Caleb Davis and his brother-in-law Samuel Basnet apparently participated, to some extent or another, in the colonial British loyalist effort to counter the Revolution. Most participants in the local 1780 Black Camp Rebellion came from Cedar Creek Hundred, all from Sussex and Kent counties. It is therefore the theory of this historian that the Black Camp Rebellion is the very context in which the Delaware militia imprisoned Caleb Davis and Samuel Basnet.  In fact this likely explains the 1790’s migration to the extreme edge of civilization, in northwestern Virginia.

Some background information on the Black Camp Rebellion, from page 44 of Michael Morgan’s Pirates and Patriots, Tales of the Delaware Coast:

Although many coastal residents supported the American cause and called for independence, it was not unusual to remain loyal to the King; a significant number of county residents believed it was only right. At the same time, the years of strife had driven some people of Sussex County to seek an end to government of any kind.

The Black Camp Rebellion threatened to erupt into a major uprising in 1780 when some 400 men from Cedar Creek and Slaughter Neck gathered in the swampy area near the center of Sussex County. The men who joined the ranks of the Black Camp Rebellion were motivated by a variety of issues. A contemporary reported that, “Some of these ignorant people were for opposing all law;” others were in favor of re-establishing British royal law. Some were tax rebels who opposed all government taxes. All seemed to believe that most of the people south of Virginia had already submitted to the British army, and the rebels believed “that they should very easily make Sussex County do the same.”

When news of the Black Camp Rebellion reached the patriot authorities, the militia from Kent County was dispatched to disperse the rebels. The leaders were captured, convicted of treason, and sentenced to be drawn and quartered. Fortunately for the eight condemned men, the American Revolution was also a rebellion against “cruel and unusual punishments.” In those days, the trend was away from torture. On November 4, 1780, the Delaware General Assembly pardoned all of the leaders of the Black Camp Rebellion, and the eight men were saved from literally being torn “limb from limb.”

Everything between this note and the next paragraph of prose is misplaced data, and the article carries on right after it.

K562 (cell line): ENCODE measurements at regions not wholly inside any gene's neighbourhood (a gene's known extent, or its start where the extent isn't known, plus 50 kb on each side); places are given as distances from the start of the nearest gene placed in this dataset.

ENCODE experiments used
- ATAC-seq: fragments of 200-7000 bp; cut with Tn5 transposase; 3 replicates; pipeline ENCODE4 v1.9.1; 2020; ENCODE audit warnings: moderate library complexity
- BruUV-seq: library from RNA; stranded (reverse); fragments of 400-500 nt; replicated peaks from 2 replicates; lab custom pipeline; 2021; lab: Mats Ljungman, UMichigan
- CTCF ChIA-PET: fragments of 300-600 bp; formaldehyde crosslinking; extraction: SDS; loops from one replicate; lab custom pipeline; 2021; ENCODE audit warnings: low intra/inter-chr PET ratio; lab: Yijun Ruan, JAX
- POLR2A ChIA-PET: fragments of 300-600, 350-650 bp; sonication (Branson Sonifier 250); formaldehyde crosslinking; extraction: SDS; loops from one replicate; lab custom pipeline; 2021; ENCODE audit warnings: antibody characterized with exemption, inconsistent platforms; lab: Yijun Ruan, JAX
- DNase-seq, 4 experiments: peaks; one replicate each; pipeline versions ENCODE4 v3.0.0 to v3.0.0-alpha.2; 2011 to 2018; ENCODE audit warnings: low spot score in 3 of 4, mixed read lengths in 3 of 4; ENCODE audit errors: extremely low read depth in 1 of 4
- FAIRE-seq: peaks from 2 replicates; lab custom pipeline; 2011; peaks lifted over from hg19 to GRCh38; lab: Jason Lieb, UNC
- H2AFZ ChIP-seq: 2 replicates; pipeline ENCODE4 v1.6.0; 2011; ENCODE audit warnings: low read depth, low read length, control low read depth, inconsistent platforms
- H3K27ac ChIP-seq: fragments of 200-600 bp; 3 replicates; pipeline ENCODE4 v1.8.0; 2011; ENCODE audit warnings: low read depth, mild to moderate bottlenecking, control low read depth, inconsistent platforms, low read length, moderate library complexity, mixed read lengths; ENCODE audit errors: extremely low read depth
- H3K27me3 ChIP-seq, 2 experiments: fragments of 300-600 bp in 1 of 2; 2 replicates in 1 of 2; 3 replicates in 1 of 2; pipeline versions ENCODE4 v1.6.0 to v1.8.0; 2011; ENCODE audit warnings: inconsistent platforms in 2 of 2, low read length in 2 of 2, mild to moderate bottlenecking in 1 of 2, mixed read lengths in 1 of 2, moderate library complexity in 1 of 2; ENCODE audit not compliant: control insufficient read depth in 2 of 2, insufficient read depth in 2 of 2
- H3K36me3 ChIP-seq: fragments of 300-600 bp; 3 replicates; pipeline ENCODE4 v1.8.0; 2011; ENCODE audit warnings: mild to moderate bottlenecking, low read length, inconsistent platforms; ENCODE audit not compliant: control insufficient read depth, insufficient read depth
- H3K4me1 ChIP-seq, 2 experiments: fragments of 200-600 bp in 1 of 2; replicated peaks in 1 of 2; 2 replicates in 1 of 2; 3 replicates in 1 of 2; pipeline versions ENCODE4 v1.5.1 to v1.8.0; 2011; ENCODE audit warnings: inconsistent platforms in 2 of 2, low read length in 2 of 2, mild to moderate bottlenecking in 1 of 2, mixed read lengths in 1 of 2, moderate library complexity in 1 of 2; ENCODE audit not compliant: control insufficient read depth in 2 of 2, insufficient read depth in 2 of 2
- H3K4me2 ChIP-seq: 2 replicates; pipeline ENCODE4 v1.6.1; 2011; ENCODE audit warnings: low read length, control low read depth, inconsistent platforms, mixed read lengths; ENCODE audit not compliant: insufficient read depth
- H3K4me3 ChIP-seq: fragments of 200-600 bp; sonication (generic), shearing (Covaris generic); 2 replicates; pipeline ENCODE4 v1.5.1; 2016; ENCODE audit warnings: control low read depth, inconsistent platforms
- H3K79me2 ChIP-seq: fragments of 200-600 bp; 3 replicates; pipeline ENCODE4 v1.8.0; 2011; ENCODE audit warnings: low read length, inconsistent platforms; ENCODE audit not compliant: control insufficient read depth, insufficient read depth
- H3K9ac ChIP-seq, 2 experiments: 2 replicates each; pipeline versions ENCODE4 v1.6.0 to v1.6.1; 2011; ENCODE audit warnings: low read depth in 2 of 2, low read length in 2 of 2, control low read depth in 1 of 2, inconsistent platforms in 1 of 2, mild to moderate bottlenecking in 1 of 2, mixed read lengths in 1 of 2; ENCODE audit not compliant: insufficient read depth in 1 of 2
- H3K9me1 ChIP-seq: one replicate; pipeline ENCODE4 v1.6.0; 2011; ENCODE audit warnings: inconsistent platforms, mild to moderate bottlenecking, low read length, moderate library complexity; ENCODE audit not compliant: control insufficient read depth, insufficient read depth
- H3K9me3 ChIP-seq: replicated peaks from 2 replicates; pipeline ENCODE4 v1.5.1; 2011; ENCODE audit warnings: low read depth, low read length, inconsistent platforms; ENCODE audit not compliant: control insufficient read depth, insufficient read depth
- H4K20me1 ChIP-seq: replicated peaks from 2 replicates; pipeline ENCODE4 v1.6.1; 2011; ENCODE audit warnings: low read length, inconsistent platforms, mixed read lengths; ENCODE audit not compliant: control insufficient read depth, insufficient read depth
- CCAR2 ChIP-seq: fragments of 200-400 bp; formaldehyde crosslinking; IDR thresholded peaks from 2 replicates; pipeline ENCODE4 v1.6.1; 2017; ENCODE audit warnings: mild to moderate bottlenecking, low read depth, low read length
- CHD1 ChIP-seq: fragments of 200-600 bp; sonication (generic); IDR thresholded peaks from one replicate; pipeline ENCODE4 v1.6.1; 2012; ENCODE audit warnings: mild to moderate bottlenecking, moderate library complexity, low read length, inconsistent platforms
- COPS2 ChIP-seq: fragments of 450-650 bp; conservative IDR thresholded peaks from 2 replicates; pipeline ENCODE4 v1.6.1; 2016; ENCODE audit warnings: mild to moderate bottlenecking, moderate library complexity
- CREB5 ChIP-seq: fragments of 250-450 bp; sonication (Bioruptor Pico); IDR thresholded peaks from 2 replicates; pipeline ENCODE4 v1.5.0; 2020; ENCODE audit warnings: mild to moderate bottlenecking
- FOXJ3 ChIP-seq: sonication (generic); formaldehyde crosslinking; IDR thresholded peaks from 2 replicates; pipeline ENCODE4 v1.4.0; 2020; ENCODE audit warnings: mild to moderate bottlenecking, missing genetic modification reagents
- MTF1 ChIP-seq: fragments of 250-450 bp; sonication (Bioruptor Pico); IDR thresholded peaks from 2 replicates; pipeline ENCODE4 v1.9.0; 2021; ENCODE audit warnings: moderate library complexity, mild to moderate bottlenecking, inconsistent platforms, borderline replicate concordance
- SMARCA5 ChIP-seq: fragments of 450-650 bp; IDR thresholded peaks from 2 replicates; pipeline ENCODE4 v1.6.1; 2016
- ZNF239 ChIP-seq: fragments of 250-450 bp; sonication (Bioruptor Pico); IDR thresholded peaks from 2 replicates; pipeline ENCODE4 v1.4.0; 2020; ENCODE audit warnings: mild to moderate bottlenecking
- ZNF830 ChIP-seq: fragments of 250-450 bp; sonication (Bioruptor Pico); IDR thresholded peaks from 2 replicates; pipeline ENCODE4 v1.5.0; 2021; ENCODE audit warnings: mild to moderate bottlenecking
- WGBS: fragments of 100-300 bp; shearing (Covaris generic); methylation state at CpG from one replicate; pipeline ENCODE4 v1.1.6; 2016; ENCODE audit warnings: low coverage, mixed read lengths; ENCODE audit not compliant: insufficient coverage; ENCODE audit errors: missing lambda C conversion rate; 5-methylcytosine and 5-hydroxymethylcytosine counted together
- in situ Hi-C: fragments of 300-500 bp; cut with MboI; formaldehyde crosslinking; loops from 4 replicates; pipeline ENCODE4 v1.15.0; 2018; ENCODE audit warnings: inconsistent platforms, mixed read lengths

The general pardon did not end the turmoil, however. According to page 68 of Stephen P. Halbrook’s A Right to Bear Arms: State and Federal Bills of Rights and Constitutional Guarantees:

After the war, Whigs refused to recognize rights to suffrage by the loyalists or “Black Camp men.” Interference in elections by armed bodies continued unabated in Delaware for another decade. Disturbances reaches a peak in October 1787, just as the states began to consider the proposed federal Constitution. In Delaware, the Constitution raised little controversy, both Tories and Whigs favoring the new system. While the other states debated the proposal, Delaware debated the Sussex election.

Charles Polk and Rhoads Shankland were among the Tories elected in a tumultuous situation at the Sussex polls. Protests were lodged with the legislature that militia companies entered Lewes and, “furnished with pistols, clubs, cutlasses, etc to the great terror of the peaceable inhabitants,” beat and prevented people from voting . . . Electoral disturbances continued in Sussex County for years. In early 1790, the General Assembly repealed an act which disenfranchised loyalists. However, events at the Delaware constitutional convention the following year would reveal that arms and suffrage were still being debated by the same Whigs and Tories.

Whether or not the Caleb Davis and Samuel Basnet held captive by Delaware militia circa 1780 are in fact the husband and brother of Leah Basnett Davis who is buried in Davis Ridge Cemetery, this chaotic post-Revolutionary scene is precisely what Caleb and Leah left behind at Cedar Creek Hundred when they moved to Virginia in the 1790’s.

We can be certain that our Caleb Davis was no Revolutionary patriot.  And we can reasonably conclude that he — like a majority of British colonists in many areas throughout the nascent US during the Revolutionary War — was a loyalist. Or perhaps he was merely a “tax rebel who opposed all government taxes.” If the latter, then he certainly would not be the last of his line to espouse such a principled philosophy.